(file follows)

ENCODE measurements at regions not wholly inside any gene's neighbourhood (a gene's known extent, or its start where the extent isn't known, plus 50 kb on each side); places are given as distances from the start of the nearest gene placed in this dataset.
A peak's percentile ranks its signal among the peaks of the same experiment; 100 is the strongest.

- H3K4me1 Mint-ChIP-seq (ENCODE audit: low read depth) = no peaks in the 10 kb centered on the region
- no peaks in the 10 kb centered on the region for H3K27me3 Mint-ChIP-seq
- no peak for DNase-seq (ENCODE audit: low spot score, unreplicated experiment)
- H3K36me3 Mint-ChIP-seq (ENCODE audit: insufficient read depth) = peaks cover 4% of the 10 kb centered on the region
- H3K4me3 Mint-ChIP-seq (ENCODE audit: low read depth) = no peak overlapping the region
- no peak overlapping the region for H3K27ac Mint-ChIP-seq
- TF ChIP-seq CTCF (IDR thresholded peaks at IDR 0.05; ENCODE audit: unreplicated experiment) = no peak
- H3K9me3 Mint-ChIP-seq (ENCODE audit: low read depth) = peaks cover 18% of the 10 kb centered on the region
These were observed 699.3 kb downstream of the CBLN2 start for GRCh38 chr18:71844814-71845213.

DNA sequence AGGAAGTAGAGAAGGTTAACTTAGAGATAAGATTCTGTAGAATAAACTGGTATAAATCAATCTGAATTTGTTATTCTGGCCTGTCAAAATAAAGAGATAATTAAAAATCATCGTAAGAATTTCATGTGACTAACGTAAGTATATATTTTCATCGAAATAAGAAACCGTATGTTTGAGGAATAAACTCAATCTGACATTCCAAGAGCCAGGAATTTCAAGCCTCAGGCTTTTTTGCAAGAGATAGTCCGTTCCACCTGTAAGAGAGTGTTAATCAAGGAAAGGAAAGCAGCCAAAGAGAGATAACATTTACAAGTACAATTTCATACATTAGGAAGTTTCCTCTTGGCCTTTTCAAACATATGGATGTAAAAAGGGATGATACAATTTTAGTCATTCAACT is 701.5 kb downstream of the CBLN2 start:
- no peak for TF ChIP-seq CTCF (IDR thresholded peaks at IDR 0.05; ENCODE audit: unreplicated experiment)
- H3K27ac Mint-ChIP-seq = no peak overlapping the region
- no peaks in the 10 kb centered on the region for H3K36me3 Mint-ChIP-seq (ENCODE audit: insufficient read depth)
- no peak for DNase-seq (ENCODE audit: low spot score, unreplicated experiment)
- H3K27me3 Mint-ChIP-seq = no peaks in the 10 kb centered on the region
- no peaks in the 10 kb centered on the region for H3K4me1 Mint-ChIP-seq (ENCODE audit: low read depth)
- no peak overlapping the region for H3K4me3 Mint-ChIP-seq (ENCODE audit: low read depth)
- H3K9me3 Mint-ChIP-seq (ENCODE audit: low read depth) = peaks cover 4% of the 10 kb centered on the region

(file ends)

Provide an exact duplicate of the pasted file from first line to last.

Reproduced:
ENCODE measurements at regions not wholly inside any gene's neighbourhood (a gene's known extent, or its start where the extent isn't known, plus 50 kb on each side); places are given as distances from the start of the nearest gene placed in this dataset.
A peak's percentile ranks its signal among the peaks of the same experiment; 100 is the strongest.

- H3K4me1 Mint-ChIP-seq (ENCODE audit: low read depth) = no peaks in the 10 kb centered on the region
- no peaks in the 10 kb centered on the region for H3K27me3 Mint-ChIP-seq
- no peak for DNase-seq (ENCODE audit: low spot score, unreplicated experiment)
- H3K36me3 Mint-ChIP-seq (ENCODE audit: insufficient read depth) = peaks cover 4% of the 10 kb centered on the region
- H3K4me3 Mint-ChIP-seq (ENCODE audit: low read depth) = no peak overlapping the region
- no peak overlapping the region for H3K27ac Mint-ChIP-seq
- TF ChIP-seq CTCF (IDR thresholded peaks at IDR 0.05; ENCODE audit: unreplicated experiment) = no peak
- H3K9me3 Mint-ChIP-seq (ENCODE audit: low read depth) = peaks cover 18% of the 10 kb centered on the region
These were observed 699.3 kb downstream of the CBLN2 start for GRCh38 chr18:71844814-71845213.

DNA sequence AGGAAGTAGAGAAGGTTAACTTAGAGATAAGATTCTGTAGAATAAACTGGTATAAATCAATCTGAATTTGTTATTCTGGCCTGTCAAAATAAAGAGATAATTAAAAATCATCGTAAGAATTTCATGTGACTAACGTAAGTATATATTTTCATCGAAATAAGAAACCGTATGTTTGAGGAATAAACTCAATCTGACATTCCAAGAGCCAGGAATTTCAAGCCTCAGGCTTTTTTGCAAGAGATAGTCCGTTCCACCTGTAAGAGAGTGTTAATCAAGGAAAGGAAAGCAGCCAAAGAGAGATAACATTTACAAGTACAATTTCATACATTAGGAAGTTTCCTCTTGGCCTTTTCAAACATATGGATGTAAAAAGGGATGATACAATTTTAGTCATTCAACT is 701.5 kb downstream of the CBLN2 start:
- no peak for TF ChIP-seq CTCF (IDR thresholded peaks at IDR 0.05; ENCODE audit: unreplicated experiment)
- H3K27ac Mint-ChIP-seq = no peak overlapping the region
- no peaks in the 10 kb centered on the region for H3K36me3 Mint-ChIP-seq (ENCODE audit: insufficient read depth)
- no peak for DNase-seq (ENCODE audit: low spot score, unreplicated experiment)
- H3K27me3 Mint-ChIP-seq = no peaks in the 10 kb centered on the region
- no peaks in the 10 kb centered on the region for H3K4me1 Mint-ChIP-seq (ENCODE audit: low read depth)
- no peak overlapping the region for H3K4me3 Mint-ChIP-seq (ENCODE audit: low read depth)
- H3K9me3 Mint-ChIP-seq (ENCODE audit: low read depth) = peaks cover 4% of the 10 kb centered on the region